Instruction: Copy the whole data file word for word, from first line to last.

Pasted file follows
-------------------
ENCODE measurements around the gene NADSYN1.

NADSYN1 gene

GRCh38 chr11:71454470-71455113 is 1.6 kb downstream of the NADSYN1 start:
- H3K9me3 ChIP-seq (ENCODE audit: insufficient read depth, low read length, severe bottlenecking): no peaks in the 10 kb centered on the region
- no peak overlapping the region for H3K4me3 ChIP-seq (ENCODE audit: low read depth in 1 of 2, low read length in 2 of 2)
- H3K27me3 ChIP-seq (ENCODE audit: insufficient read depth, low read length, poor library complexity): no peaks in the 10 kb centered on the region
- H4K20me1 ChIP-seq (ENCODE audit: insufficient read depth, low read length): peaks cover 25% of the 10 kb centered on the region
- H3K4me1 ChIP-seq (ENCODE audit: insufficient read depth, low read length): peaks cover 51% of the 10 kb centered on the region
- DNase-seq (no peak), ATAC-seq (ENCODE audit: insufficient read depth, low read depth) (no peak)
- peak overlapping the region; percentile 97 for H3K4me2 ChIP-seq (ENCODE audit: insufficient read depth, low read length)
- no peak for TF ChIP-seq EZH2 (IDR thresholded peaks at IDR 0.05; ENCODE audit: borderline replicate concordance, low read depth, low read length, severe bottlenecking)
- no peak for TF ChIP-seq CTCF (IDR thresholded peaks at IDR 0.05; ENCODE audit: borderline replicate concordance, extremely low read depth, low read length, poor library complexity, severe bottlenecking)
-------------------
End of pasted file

ENCODE measurements around the gene NADSYN1.

NADSYN1 gene

GRCh38 chr11:71454470-71455113 is 1.6 kb downstream of the NADSYN1 start:
- H3K9me3 ChIP-seq (ENCODE audit: insufficient read depth, low read length, severe bottlenecking): no peaks in the 10 kb centered on the region
- no peak overlapping the region for H3K4me3 ChIP-seq (ENCODE audit: low read depth in 1 of 2, low read length in 2 of 2)
- H3K27me3 ChIP-seq (ENCODE audit: insufficient read depth, low read length, poor library complexity): no peaks in the 10 kb centered on the region
- H4K20me1 ChIP-seq (ENCODE audit: insufficient read depth, low read length): peaks cover 25% of the 10 kb centered on the region
- H3K4me1 ChIP-seq (ENCODE audit: insufficient read depth, low read length): peaks cover 51% of the 10 kb centered on the region
- DNase-seq (no peak), ATAC-seq (ENCODE audit: insufficient read depth, low read depth) (no peak)
- peak overlapping the region; percentile 97 for H3K4me2 ChIP-seq (ENCODE audit: insufficient read depth, low read length)
- no peak for TF ChIP-seq EZH2 (IDR thresholded peaks at IDR 0.05; ENCODE audit: borderline replicate concordance, low read depth, low read length, severe bottlenecking)
- no peak for TF ChIP-seq CTCF (IDR thresholded peaks at IDR 0.05; ENCODE audit: borderline replicate concordance, extremely low read depth, low read length, poor library complexity, severe bottlenecking)